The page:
No. 53 Squadron (RAF): Second World War

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No.53 Squadron started the Second World War as a strategic reconnaissance unit equipped with the Bristol Blenheim, but spent most of the war flying anti-submarine patrols, eventually using the very long range Consolidated Liberator.

No.53 Squadron converted to the Bristol Blenheim between January and June 1939. In September 1939 the squadron moved to France, not as a bomber squadron but as a strategic reconnaissance unit. This alternative role didn't spare the squadron from suffering heavy loses after the start of the German offensive in the west on 10 May 1940, and ten days later the squadron was ordered back to south east England, from where it continued to perform its reconnaissance duties. In July night bombing was added to its tasks, and it carried out these two roles for the rest of the year.

In February 1941 the squadron changed duties, moving to Cornwall from where it flew anti-shipping strikes off the French coast. In July 1941 the squadron converted to the Lockheed Hudson V, and began to fly anti-submarine patrols.

On 23 July 1942 No.53 Squadron became one of the few British units to operate directly from American soil, when it began flying anti-submarine patrols off the Eastern seaboard in a attempt to halt the 'second happy time', a period of renewed success for the U-boats. After spending a month operating from Rhode Island, the squadron moved south to Trinidad, where it remained until the end of November.

On its return to Britain the squadron converted to the Armstrong Whitworth Whitley, which it used on nine patrols off East Anglia, before converting to the Consolidated Liberator. Operations with the very long range Liberator began on 25 June 1943, and the squadron spent the next year operating over the Bay of Biscay and the Western Approaches. In September 1944 the squadron moved to Iceland, from where it continued to fly anti-submarine patrols until the end of the war against Germany. In June 1945 the squadron returned to Britain, and in August began to transport troops to India.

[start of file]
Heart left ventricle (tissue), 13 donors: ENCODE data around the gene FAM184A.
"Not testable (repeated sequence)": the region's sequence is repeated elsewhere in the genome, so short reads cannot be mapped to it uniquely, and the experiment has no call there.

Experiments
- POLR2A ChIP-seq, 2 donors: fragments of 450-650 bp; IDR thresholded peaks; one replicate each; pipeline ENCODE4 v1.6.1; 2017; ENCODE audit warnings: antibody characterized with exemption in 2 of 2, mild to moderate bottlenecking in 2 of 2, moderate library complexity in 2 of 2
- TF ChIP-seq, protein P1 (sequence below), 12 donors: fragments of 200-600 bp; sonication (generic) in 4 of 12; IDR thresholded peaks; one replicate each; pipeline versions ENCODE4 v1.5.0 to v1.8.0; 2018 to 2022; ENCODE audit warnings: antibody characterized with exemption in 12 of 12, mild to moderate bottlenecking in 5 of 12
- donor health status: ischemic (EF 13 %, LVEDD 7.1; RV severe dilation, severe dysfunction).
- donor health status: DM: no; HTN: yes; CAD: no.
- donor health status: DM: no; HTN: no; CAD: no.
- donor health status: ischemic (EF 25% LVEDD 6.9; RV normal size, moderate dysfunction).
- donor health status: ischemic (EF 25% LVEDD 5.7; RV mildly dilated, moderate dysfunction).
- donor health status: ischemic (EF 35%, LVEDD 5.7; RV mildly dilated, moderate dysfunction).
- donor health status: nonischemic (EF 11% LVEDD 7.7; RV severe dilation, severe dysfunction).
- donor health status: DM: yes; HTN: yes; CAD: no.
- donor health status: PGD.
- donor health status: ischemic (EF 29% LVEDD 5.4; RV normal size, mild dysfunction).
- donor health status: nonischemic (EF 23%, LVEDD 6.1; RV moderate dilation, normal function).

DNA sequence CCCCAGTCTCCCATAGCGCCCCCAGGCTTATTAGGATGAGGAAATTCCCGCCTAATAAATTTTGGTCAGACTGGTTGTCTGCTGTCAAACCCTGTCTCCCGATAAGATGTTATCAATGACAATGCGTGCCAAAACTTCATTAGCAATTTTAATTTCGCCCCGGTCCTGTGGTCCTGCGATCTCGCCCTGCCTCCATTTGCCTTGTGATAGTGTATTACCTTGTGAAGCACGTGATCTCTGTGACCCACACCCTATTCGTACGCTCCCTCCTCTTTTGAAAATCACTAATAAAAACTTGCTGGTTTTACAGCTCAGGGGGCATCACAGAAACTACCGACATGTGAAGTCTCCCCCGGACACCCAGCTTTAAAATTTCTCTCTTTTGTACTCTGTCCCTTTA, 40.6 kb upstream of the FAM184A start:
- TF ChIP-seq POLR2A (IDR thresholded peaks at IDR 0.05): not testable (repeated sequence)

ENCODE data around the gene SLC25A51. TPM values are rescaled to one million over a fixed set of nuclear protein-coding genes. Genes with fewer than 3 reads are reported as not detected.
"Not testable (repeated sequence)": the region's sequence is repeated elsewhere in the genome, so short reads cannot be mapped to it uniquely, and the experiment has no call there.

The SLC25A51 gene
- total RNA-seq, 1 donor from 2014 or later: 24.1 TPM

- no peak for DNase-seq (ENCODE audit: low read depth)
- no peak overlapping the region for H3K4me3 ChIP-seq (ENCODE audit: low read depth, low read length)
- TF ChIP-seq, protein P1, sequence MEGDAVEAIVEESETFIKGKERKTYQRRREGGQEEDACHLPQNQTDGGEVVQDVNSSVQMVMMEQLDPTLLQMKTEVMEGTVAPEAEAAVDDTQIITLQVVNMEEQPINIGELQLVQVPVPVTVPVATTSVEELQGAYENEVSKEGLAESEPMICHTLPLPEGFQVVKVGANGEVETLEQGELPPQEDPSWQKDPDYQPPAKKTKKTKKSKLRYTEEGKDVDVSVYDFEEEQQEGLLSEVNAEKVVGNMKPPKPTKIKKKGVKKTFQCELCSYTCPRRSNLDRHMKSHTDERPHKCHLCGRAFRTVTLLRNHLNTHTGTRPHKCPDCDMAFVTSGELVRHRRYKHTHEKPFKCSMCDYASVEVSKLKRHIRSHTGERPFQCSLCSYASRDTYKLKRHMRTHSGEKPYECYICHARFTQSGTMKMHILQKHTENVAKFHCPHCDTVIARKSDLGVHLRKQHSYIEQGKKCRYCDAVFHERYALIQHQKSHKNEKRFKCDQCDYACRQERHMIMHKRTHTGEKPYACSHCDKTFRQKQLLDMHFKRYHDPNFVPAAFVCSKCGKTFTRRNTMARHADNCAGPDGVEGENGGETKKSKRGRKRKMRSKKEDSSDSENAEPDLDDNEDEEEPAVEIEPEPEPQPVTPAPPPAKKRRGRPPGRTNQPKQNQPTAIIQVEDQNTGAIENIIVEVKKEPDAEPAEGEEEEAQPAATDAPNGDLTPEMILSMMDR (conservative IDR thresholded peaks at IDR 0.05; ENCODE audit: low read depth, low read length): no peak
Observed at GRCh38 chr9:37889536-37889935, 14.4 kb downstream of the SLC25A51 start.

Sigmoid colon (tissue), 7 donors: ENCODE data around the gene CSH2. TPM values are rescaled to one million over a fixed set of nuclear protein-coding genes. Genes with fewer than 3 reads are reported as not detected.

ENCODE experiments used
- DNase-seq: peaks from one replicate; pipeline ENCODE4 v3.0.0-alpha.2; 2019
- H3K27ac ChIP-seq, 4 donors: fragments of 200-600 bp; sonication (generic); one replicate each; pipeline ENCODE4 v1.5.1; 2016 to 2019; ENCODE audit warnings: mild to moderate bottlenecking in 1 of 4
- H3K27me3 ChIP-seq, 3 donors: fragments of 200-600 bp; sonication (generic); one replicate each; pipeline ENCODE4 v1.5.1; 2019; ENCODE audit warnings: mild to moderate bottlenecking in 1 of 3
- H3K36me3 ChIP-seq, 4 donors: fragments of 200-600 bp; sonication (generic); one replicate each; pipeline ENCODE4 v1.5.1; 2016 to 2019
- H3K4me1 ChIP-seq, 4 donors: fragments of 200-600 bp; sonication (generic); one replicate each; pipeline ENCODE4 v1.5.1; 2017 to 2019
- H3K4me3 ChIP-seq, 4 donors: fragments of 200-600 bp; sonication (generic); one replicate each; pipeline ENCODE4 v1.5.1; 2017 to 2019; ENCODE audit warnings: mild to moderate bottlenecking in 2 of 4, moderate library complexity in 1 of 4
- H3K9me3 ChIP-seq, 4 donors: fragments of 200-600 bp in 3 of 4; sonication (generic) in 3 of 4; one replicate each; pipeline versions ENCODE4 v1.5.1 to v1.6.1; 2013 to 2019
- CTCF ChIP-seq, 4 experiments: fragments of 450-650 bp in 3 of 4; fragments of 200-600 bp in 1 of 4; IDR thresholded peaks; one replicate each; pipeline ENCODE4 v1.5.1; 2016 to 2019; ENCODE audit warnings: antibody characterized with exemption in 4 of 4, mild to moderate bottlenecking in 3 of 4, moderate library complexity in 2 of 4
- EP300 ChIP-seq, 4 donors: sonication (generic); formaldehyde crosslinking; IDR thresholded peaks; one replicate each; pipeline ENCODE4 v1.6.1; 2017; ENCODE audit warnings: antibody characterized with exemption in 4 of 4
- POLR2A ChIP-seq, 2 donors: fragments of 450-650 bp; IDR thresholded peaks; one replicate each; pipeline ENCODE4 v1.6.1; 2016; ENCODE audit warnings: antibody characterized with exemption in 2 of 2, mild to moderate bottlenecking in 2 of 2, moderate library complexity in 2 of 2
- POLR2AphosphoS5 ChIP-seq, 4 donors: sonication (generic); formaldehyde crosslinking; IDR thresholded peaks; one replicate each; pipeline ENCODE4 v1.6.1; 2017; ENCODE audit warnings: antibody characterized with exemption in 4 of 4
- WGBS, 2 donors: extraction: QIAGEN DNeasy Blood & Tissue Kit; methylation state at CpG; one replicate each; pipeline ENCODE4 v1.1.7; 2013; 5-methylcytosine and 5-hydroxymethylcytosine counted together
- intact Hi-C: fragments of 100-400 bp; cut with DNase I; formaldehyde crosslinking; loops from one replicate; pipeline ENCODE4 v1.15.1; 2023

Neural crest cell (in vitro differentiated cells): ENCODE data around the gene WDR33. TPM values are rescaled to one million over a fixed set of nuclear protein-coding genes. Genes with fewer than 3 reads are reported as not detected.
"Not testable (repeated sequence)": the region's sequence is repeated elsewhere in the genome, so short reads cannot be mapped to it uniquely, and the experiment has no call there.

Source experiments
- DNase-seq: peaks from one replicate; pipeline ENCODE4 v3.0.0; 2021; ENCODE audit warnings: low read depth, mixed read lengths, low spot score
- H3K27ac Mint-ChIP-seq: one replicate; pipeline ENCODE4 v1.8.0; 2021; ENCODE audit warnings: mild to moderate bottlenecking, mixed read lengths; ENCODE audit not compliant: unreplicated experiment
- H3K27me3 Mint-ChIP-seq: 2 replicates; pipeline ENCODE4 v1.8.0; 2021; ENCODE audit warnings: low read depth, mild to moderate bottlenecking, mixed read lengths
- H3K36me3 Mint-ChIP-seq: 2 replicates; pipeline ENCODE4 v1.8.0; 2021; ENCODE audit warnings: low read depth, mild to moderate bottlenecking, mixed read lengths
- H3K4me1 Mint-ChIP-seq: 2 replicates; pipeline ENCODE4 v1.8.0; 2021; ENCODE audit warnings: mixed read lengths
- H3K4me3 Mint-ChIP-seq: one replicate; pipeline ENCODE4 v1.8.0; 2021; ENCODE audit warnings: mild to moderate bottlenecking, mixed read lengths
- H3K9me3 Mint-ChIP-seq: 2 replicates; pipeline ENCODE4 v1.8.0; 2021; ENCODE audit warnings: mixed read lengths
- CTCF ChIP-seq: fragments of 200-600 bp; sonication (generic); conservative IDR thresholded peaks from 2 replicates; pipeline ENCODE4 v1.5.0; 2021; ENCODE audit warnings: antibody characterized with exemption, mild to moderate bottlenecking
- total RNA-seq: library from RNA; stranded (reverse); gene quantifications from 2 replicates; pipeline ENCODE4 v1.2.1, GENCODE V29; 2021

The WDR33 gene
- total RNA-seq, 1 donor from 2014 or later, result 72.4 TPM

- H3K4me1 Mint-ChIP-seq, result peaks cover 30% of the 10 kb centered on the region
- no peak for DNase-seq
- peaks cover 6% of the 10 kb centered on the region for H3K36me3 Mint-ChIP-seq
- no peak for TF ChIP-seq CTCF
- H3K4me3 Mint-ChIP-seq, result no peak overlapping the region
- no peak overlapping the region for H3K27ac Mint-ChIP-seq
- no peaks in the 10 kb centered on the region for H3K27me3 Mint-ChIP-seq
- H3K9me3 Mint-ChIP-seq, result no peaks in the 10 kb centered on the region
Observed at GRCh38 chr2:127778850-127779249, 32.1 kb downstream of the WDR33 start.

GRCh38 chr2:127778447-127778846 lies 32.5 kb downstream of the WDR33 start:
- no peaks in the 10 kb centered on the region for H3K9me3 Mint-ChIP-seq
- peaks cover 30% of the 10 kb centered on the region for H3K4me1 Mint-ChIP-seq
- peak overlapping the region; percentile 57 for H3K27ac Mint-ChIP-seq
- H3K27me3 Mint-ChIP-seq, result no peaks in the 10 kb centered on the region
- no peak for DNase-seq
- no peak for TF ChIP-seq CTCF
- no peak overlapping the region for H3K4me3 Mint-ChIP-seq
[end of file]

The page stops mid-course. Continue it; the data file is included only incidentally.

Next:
January 1939-July 1941: Bristol Blenheim IV
July 1941-July 1942: Lockheed Hudson V
July 1942-February 1943: Lockheed Hudson III
February-May 1943: Armstrong Whitworth Whitley VII
May 1943- March 1945: Consolidated Liberator V, VA
June-March 1945: Consolidated Liberator VI
January 1945-June 1945: Consolidated Liberator VIII
August 1945-June 1946: Consolidated Liberator VI

April 1938-September 1939: Odiham

September-October 1939: Plivot
October 1939-May 1940: Poix
May 1940: Crecy

May 1940: Lympne
May-June 1940: Andover
June 1940: Eastchurch
June-July 1940: Gatwick
July-November 1940: Detling
November 1940-February 1941: Thorney Island
February 1941: Bircham Newton
February-July 1941: St. Eval
July-October 1941: Bircham Newton
October-December 1941: St. Eval
December 1941-February 1942: Limavady
February-May 1942: North Coates
May-July 1942: St. Eval

July-August 1942: Quonset Point, Rhode Island
August 1942: Waller Field, Trinidad
August-November 1942: Edinburgh Field, Trinidad

December 1942-February 1943: Davidstow Moor (Ground echelon)
February-March 1943: Docking
March-April 1943: Bircham Newton
April-September 1943: Thorney Island
September 1943-January 1944: Beaulieu
January-September 1944: St. Eval
September 1944- June 1945: Reykjavik

Squadron Codes: TE (Blenheim - pre war), PZ (Blenheim after Munich, Hudson), FH (Liberator)

1939-1940: Strategic Reconnaissance
1941: Anti-shipping
1941-45: Anti-submarine patrols
1945: Transport


Blenheim Squadrons of World War Two, Jon Lake. This book looks at the entire RAF service career of the Bristol Blenheim, from its debut as a promising fast bomber, through the deadly disillusionment of the blitzkrieg, on to its work in the Middle East and Mediterranean, where the aircraft found a new lease of life. Lake also looks at the use of the Blenheim as an interim fighter aircraft and its use by Coastal Command.
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How to cite this article: Rickard, J (8 June 2009), No. 53 Squadron (RAF): Second World War,

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